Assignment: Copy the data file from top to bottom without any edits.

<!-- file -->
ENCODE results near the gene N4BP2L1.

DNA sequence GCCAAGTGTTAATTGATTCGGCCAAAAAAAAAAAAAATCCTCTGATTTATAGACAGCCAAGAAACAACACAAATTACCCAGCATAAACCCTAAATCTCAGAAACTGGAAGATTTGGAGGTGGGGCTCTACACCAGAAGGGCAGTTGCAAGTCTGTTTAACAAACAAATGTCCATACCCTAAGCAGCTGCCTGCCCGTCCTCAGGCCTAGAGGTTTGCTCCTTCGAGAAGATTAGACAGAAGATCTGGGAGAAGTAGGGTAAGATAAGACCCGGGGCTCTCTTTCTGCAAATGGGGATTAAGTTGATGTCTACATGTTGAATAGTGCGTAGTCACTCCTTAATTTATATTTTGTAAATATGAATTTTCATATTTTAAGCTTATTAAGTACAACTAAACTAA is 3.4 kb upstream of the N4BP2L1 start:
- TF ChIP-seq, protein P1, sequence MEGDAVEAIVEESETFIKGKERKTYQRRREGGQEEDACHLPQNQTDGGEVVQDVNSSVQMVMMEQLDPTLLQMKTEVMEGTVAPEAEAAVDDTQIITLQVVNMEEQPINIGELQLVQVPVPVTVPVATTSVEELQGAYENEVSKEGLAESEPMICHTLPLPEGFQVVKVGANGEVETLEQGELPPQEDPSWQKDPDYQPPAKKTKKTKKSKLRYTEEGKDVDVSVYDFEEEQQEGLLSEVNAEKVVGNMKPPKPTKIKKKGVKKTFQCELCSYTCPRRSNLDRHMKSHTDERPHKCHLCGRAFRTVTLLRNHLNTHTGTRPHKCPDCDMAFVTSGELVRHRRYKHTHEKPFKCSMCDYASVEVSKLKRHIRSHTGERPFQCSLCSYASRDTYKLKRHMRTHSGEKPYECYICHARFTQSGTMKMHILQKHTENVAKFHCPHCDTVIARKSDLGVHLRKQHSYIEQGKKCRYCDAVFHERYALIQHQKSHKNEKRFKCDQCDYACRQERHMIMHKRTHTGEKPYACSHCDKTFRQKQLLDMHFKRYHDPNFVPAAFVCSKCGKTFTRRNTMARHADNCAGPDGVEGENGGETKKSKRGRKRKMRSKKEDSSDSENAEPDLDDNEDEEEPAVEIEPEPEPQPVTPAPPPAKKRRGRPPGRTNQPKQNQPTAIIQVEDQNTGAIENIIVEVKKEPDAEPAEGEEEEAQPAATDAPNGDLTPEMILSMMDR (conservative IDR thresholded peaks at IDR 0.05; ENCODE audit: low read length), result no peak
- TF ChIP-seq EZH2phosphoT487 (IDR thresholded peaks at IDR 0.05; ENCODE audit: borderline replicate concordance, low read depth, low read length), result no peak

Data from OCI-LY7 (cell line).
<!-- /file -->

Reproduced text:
ENCODE results near the gene N4BP2L1.

DNA sequence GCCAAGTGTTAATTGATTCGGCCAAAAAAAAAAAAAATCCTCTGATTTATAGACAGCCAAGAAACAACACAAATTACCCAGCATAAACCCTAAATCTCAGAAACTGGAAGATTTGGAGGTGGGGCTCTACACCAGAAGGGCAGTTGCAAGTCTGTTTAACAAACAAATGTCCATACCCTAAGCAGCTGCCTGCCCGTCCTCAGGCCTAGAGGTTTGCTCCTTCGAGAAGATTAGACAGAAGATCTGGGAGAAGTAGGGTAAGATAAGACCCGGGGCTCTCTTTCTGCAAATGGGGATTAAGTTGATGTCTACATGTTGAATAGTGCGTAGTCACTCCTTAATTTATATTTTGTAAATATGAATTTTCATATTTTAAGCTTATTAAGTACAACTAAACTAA is 3.4 kb upstream of the N4BP2L1 start:
- TF ChIP-seq, protein P1, sequence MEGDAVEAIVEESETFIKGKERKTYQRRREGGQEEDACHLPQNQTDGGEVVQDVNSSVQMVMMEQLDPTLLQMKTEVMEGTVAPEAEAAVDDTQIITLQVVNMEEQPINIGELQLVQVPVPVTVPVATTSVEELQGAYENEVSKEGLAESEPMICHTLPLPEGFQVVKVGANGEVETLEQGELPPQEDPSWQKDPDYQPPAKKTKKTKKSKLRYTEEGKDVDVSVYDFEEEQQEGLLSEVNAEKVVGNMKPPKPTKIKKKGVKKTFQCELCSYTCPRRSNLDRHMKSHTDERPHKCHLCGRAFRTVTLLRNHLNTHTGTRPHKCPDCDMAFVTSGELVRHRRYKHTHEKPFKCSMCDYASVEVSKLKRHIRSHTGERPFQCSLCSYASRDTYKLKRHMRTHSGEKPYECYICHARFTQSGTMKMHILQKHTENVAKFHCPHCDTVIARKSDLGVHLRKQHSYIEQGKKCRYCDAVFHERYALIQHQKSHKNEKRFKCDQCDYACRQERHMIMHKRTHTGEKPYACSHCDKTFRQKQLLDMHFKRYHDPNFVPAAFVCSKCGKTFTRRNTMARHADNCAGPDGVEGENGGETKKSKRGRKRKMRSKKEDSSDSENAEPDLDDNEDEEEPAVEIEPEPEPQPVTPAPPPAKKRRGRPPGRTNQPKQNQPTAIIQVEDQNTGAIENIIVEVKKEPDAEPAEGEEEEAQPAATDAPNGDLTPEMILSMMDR (conservative IDR thresholded peaks at IDR 0.05; ENCODE audit: low read length), result no peak
- TF ChIP-seq EZH2phosphoT487 (IDR thresholded peaks at IDR 0.05; ENCODE audit: borderline replicate concordance, low read depth, low read length), result no peak

Data from OCI-LY7 (cell line).